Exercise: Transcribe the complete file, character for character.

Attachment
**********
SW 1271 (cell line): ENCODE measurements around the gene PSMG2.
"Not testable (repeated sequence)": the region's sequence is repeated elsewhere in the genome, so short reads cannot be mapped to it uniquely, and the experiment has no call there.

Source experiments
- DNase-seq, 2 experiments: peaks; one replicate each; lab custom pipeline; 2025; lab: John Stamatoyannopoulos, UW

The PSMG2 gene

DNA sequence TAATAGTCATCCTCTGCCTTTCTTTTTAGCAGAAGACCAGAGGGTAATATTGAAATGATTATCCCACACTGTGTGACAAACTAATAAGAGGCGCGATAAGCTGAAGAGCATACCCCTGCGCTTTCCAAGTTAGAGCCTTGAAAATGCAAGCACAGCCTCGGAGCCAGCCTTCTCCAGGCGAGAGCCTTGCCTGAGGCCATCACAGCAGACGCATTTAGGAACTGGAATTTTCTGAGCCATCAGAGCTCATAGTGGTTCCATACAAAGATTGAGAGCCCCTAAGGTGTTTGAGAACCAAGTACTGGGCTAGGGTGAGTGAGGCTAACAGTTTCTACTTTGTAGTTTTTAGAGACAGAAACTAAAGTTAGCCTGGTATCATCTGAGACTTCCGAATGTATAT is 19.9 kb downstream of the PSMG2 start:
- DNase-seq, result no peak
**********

SW 1271 (cell line): ENCODE measurements around the gene PSMG2.
"Not testable (repeated sequence)": the region's sequence is repeated elsewhere in the genome, so short reads cannot be mapped to it uniquely, and the experiment has no call there.

Source experiments
- DNase-seq, 2 experiments: peaks; one replicate each; lab custom pipeline; 2025; lab: John Stamatoyannopoulos, UW

The PSMG2 gene

DNA sequence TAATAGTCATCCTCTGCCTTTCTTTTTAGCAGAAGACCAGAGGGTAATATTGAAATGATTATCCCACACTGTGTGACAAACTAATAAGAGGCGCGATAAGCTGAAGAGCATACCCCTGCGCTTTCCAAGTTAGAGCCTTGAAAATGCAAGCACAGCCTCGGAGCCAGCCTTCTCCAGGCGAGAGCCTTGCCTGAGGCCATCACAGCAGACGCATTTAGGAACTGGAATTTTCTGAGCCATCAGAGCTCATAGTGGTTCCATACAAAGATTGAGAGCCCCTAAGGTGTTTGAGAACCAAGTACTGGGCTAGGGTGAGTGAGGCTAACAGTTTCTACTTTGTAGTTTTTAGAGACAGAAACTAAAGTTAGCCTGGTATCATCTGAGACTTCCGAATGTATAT is 19.9 kb downstream of the PSMG2 start:
- DNase-seq, result no peak